Tuesday, November 01, 2005
I set off this morning and the grabbing pain almost made me turn around and go home. But I pressed on slowly. Stopped and stretched my calves (not the hamstring itself) and carried on, but with revised ambitions. The pain did not get worse and gradually improved a little as it warmed up. I eventually ran 11 km at 5:30/km and heart rate mostly in the mid to low 120s. More than I expected in that first few minutes, but less than I would have liked. Back to taking it day by day.
Sunday, October 30, 2005
Photo: Son No. 1's class doing their thing. He is second from right at the back. Son No. 2 was blowing the alto sax in the brass band, but was completely obscured by the conductor, so I didn't bother with a photo.
So, the big news item to add is the 30-km marathon pace run I did today at the Imperial Palace. Mika-san had organised the outing and she was doing marathon pace with a couple of similar paced friends, Yoshiko-san and Shouji-san. I decided that a change is as good as a holiday and so joined them, riding over on the old trusty shopping bike. We were also joined by Ma, Dayan, Keren, Anthony, Shiba-san, and Martin. We ran one warm-up lap at a little slower than 5:00/km pace. I had a wee stop and than we were all off at our respective paces. I was lucky in that Martin had come out of hibernation and joined us, so he fell in with me for the first two laps. The first was definitely too fast, my old problem, at less than 20 minutes. The second was better at 20:20 (4:07; using 4.94km for a lap) . The next four were 20:21, 20:34 (refueling), 20:28 and 20:27. It was getting very tough by that last one. Leg fatigue was setting in and a few aches and pains. Most telling was that while average heart rate was 154 or 155 for the first four laps, with a max up near 160 on the hill, it was 158 for the last two with a max of 172 and 171 (90% of HRmax). So I have to question whether the average pace of 4:07/km for the run was not a little too quick, and would see me fade badly over the last 7 km or so of the marathon. I guess there is only one way to find out...
Later, the seven of us who remained had a nice lunch at the cafe in Hibiya park. I then rode back for a ways with Mika, she on her flash new racing bike. She was probably a bit embarassed about not being able to keep up with the shopping bike, but never mind :)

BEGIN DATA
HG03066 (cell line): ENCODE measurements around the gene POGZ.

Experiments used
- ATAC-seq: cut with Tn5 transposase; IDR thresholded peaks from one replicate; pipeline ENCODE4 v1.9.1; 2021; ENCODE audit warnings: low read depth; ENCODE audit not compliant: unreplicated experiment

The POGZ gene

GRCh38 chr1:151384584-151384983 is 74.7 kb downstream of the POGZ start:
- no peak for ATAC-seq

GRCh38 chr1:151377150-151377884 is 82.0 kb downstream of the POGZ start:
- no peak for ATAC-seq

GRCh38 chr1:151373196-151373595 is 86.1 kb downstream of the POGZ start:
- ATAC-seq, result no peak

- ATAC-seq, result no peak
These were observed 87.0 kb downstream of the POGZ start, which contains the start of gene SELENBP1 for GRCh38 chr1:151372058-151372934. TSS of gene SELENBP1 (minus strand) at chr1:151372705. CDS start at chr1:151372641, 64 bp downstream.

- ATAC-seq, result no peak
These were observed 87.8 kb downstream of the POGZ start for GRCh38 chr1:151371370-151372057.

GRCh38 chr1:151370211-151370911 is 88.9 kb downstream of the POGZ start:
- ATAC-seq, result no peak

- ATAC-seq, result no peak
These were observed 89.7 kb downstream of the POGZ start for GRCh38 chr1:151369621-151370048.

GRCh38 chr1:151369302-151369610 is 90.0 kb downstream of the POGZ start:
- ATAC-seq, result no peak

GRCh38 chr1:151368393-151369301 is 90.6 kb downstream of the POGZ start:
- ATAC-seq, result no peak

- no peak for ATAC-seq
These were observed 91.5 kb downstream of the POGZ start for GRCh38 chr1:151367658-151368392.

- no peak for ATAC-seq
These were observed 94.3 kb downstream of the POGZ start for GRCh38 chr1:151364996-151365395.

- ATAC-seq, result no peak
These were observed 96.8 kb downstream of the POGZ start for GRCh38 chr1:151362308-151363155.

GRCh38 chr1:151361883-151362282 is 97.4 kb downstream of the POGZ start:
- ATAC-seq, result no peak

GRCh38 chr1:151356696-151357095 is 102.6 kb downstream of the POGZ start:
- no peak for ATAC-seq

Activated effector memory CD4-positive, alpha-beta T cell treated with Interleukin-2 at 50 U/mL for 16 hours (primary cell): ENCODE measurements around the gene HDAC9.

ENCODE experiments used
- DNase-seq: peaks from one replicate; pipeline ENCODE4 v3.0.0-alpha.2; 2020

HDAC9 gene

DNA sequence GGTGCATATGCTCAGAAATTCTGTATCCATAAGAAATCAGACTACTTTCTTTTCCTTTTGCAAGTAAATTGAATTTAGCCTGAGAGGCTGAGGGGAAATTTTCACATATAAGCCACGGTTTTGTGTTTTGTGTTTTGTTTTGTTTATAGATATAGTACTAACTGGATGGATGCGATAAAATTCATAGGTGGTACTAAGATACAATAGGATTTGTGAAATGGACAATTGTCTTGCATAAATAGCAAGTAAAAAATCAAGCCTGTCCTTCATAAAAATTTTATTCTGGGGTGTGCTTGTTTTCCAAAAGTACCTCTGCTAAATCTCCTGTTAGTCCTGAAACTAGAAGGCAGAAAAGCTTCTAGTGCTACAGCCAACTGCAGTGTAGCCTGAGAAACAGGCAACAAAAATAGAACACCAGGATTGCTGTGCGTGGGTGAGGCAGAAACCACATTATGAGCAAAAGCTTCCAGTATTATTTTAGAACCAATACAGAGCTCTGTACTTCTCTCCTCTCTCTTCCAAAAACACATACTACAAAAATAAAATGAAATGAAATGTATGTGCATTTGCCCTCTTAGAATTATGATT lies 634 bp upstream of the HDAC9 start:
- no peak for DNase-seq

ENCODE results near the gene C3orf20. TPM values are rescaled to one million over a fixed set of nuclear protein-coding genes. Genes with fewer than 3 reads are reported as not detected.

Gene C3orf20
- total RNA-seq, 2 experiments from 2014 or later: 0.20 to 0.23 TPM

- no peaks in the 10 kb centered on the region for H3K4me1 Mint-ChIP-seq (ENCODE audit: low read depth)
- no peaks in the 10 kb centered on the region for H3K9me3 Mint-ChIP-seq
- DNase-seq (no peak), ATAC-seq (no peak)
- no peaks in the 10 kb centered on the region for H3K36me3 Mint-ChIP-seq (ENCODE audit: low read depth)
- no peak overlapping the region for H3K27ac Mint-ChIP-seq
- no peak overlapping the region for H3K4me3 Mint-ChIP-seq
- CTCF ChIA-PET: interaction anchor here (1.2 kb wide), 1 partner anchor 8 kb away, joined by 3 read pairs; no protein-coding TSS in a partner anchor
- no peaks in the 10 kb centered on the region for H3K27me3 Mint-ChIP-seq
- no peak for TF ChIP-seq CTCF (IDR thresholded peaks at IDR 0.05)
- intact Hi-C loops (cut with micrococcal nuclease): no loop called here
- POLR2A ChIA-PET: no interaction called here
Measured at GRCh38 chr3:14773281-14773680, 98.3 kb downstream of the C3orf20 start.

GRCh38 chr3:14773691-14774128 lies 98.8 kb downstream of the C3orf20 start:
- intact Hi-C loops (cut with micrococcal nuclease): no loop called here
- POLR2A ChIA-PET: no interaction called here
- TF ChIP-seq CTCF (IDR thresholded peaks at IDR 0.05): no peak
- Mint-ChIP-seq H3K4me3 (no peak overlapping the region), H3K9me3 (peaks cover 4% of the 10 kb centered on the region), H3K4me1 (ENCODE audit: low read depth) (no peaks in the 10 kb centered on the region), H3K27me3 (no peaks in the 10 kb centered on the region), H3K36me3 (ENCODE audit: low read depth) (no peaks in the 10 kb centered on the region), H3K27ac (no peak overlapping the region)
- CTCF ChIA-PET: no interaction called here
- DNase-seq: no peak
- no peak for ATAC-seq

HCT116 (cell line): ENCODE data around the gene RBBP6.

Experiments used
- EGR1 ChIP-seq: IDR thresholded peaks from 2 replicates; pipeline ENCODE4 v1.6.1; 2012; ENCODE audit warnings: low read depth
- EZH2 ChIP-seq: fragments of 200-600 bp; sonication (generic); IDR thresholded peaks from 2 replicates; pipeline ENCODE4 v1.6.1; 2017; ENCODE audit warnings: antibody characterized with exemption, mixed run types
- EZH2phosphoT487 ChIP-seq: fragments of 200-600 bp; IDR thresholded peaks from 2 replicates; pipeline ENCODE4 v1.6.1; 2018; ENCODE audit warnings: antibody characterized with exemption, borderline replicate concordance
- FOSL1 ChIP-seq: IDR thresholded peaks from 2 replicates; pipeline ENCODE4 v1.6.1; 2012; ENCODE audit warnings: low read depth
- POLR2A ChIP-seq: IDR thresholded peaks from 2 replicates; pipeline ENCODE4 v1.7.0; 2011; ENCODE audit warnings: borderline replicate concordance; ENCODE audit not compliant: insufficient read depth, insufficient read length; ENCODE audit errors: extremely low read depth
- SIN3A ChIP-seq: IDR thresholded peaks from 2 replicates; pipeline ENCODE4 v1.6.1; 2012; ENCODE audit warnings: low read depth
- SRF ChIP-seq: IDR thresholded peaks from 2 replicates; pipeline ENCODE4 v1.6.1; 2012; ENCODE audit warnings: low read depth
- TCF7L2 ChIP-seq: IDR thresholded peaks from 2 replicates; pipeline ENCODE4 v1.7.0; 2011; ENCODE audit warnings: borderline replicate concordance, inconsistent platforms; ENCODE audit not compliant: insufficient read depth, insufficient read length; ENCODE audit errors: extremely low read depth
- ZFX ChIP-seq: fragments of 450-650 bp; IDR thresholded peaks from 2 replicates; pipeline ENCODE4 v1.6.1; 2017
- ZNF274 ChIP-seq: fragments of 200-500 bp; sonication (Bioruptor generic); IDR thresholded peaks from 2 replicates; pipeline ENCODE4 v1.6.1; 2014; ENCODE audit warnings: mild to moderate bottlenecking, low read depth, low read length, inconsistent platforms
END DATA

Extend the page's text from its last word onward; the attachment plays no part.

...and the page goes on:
Friday, October 28, 2005
Up this morning at 5:10 and out the door for 18.4 km of a targeted upper aerbic workout. It is getting to the point where it is almost too much hard work on the legs to get the heart rate up to 150. I had a few laps up in that range and the pace was around 4:00-4:04/km for the downhills and 4:06-4:10/km for the uphills. Average heart rate for the whole run was 142 and average pace 4:26/km. Whatever the averages mean! It was a very brisk 14 degrees on the thermometer too. Quite a contrast to two months ago.
Work and life have been hectic and making it hard to fit in runs and blog entries. Correspondence is well behind, so apologies to anyone I owe a reply to.
Thursday, October 27, 2005
Tonight was the monthly 5k time trial at the track. I've been skipping these and the regular VO2 max workouts in favour of running heart rate runs in the park, and in the last five weeks skipping evenings altogether and running only in the morning. But with the half PB the other day, and the comfort I felt running the 3:55 pace, I felt that it was time to really put this heart rate training to the test: how had it helped me with top end speed?
Until four or five weeks ago I did no speed work (during this preparation). I did do hill runs on Saturdays, but otherwise it was just training at 65% (recovery), 70% (long runs), 75% (easy aerobic), or 80% (upper aerobic) of maximum heart rate. In the last five weeks I have done maybe three or four tempo runs and three 1600m cruise interval type sessions. That's it.
I knew that I needed to run 86 s/lap to be under 18 minutes. I knew that is pushing very hard for me, and is something I have been able to do for a few laps, but then I fade. Well tonight, after a steady 30 minute warm-up, I jumped into the time trial and somehow held that pace. There were a couple of 88 second laps a little past halfway, but there were also a few 83 second laps, and I actually finished with an 83-second lap. From a previous best of an estimated 18:10 on a short course, or 18:19 on a proper course, that is a pretty good step up.
And with almost no speedwork.
Tuesday, October 25, 2005
Distance: 18.35 km (to and from Komazawa Park and five laps)
Average pace: 4:30/km
Average heart rate: 139
Weather: Fine & 16 C
Sleep: 5 hours
Back to the old friend. I like this run because it is not a slow bludge, but it is never particularly difficult and you can just get into a nice rythm. I guess most of this today, after the initial 20 minute warm up, was above 135 and in the low to mid 140s. Mostly around 4:20/km to 4:30/km pace. A few twinges in the left leg, but I do suspect this is partly nerve related due to misalignment in the hips/lower back. So I think I'll just take it with care but push on with the final couple of weeks.
This was the first run in a new pair of Asics 2100s. No problems there. Some more sleep would have been nice, but work is quite demanding this week and I had to work at home until midnight.